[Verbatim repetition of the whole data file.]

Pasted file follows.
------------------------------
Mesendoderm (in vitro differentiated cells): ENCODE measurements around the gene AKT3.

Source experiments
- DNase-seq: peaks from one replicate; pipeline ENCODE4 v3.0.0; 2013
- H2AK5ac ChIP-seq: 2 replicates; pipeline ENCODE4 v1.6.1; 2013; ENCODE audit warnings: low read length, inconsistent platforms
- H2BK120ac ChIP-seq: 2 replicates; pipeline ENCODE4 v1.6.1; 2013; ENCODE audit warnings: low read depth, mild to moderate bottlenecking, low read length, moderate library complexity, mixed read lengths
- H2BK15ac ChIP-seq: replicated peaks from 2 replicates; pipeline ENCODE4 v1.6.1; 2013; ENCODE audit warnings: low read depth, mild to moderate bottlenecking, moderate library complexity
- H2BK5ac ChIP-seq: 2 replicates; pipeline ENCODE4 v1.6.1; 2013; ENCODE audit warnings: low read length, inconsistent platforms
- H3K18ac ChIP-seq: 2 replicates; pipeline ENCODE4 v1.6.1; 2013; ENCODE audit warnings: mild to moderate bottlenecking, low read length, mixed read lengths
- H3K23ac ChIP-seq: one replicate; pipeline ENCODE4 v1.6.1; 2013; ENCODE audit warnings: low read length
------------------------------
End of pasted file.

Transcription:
Mesendoderm (in vitro differentiated cells): ENCODE measurements around the gene AKT3.

Source experiments
- DNase-seq: peaks from one replicate; pipeline ENCODE4 v3.0.0; 2013
- H2AK5ac ChIP-seq: 2 replicates; pipeline ENCODE4 v1.6.1; 2013; ENCODE audit warnings: low read length, inconsistent platforms
- H2BK120ac ChIP-seq: 2 replicates; pipeline ENCODE4 v1.6.1; 2013; ENCODE audit warnings: low read depth, mild to moderate bottlenecking, low read length, moderate library complexity, mixed read lengths
- H2BK15ac ChIP-seq: replicated peaks from 2 replicates; pipeline ENCODE4 v1.6.1; 2013; ENCODE audit warnings: low read depth, mild to moderate bottlenecking, moderate library complexity
- H2BK5ac ChIP-seq: 2 replicates; pipeline ENCODE4 v1.6.1; 2013; ENCODE audit warnings: low read length, inconsistent platforms
- H3K18ac ChIP-seq: 2 replicates; pipeline ENCODE4 v1.6.1; 2013; ENCODE audit warnings: mild to moderate bottlenecking, low read length, mixed read lengths
- H3K23ac ChIP-seq: one replicate; pipeline ENCODE4 v1.6.1; 2013; ENCODE audit warnings: low read length